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You are “fearless” in your current position. Help us walk in your shoes and understand where you get the strength from.

I get strength in looking at my mentors and role models who despite the challenges have shattered glass ceilings. These are highly accomplished women scientists, entrepreneurs such as Elsa D’ Silva, to Nobel Prize winners like the late Prof. Wangari Maathai, remind me that it is possible. So anytime, I am afraid or doubt myself, I just reflect on these women role models and their journeys.

We all want to eat and we do want to eat for the next fifty years. But our food systems and the sustainability of food is under the threat of insect pests, plant diseases and many other stressors that come with climate change.

What excites you when you wake up every morning?

The thrill in knowing that I could be discovering something with the potential to help solve our global challenges. Science continues to contribute novel solutions to the challenges we face as humanity. Research and experimentation provides me that chance to discover something new. Moreover, because I do not know what I will be discovering that day, I am always on my toes. It is exciting to be a scientist. Really a treat to be in the lab and to be the first person to see the results before everyone else.

In addition, you never know the perks that come with your discoveries. For example, today, I have three US Patents from research.

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Share some examples where you have made a difference in your country and community

When I graduated with a PhD, I became the first woman to earn it in my community. Determined not to be the only PhD holder in the community, my parents and I co-founded a school. Today, we have over 100 students. Education is the gateway to ending poverty. It empowers. It liberates. I am happy to know that I am paving the way for many more women and students from my community and from communities around the world.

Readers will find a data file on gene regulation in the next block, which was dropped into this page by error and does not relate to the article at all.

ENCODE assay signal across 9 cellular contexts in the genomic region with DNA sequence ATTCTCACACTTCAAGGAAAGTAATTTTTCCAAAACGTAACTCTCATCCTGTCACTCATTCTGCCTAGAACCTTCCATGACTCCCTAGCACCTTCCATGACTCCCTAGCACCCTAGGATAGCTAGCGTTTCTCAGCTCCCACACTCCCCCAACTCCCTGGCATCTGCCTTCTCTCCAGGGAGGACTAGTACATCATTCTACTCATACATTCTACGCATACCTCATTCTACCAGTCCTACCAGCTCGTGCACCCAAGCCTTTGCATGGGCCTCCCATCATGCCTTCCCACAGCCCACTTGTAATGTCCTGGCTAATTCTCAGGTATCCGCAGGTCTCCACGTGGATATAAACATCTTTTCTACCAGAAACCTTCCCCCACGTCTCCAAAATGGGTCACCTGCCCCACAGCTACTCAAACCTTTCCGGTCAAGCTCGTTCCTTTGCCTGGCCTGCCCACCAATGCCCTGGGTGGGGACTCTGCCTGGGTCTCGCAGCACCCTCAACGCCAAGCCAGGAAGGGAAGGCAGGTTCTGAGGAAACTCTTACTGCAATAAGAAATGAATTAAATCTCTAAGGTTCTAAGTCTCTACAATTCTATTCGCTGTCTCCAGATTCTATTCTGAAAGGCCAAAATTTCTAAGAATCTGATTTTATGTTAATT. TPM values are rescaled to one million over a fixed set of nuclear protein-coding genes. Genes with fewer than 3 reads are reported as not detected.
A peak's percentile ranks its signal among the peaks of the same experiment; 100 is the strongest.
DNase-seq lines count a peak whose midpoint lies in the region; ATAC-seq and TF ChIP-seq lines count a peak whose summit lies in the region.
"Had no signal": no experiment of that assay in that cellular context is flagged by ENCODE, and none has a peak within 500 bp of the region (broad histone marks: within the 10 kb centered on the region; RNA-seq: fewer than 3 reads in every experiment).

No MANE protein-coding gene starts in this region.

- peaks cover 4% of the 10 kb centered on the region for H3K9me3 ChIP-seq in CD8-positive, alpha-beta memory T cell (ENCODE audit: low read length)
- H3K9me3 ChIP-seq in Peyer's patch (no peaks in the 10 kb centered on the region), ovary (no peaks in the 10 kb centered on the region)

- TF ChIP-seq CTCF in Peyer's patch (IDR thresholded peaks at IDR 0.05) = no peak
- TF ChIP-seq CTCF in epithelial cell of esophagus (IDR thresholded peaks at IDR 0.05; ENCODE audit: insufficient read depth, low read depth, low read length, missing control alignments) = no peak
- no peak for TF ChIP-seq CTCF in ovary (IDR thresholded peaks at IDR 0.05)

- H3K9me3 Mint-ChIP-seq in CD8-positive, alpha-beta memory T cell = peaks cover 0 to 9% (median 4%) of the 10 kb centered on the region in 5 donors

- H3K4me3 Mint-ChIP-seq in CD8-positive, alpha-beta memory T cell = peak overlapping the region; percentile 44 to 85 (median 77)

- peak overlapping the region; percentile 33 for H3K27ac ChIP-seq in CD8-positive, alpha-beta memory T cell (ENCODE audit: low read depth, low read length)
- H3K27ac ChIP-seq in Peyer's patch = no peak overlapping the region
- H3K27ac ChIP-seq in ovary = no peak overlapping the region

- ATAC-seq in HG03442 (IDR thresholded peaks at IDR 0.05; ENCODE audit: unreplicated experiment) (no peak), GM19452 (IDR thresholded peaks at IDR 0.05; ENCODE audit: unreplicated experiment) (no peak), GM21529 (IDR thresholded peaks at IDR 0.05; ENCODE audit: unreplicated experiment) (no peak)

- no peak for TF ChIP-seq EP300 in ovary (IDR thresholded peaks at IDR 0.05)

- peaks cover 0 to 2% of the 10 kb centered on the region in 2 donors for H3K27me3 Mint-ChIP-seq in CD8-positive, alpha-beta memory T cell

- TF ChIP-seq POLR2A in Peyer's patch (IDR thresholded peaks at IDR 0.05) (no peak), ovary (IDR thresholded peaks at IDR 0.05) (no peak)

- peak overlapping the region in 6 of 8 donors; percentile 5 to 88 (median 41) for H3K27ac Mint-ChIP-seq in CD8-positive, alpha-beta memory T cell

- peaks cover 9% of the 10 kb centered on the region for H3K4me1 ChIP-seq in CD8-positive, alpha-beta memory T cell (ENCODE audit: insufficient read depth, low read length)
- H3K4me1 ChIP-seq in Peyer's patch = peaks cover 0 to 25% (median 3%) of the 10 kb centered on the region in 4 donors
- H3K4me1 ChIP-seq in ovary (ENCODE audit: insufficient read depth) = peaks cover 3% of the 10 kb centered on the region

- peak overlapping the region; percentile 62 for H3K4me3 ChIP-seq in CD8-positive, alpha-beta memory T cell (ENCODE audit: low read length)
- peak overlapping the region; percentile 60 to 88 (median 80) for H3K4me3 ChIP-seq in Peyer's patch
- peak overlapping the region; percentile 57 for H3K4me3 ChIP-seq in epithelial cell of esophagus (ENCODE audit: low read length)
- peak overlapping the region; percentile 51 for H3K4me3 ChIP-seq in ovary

I also work with farmers, sharing and transferring all the knowledge I have gained. Seeing farmers progress and increase their knowledge of farming and agriculture is rewarding. I will continue to work with them. I continue to imagine that the much-anticipated green revolution will eventually happen, and that my community will be the place it all happens.

I also serve as a mentor and enjoy working with young students. The future of our world depends on the skillful mentoring. Through mentoring, I share with students, the knowledge I have gained, my experiences as well as my networks.

What are some of the challenges you face? How do you overcome them?

I have BIG DREAMS. One of the challenges has been to get funds to finance them. To overcome this, I have made it a principle to take it gradually –step by step-and to never give up. I have also learned to hold on to my dreams, no matter the time it takes to actualize them. I know they all will eventually happen.

The future of our world depends on the skillful mentoring. Through mentoring, I share with students, the knowledge I have gained, my experiences as well as my networks.

How do you manage self-care? Do you believe in work-life balance or integration? What are some of the strategies you adopt?

I do exercise everyday – when I can. This, I consider, my me-time. I also have a loving husband and I make it a point to spend some time with him. It is hard to achieve that work-life balance, especially when you are in a career you love. Yes, I find it hard to stay at home when I know that I could be in the lab doing an experiment.

Do you consider yourself a “Global Girl”? Why?

I do consider myself global. Because my actions are global and I work with people from around the world.

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What is the advice you would give your 16-year-old self?

Never give-up. Hold on. Persist. If you can imagine it, you can do it. You can dream it, you can be it.

What are three values you think are most important for a global leader?

Compassion. Empathy. Passion.

What’s next for Esther Ngumbi?

I just started my journey into becoming an Associate Professor and eventually a full Professor. I want to continue to be a role model for many girls. To many who think science is for boys. That science is not fun, to dispel this narrative and to show girls that yes, they can succeed in science. But above all, I want to continue to impact my community and bring positive change. I shall not rest.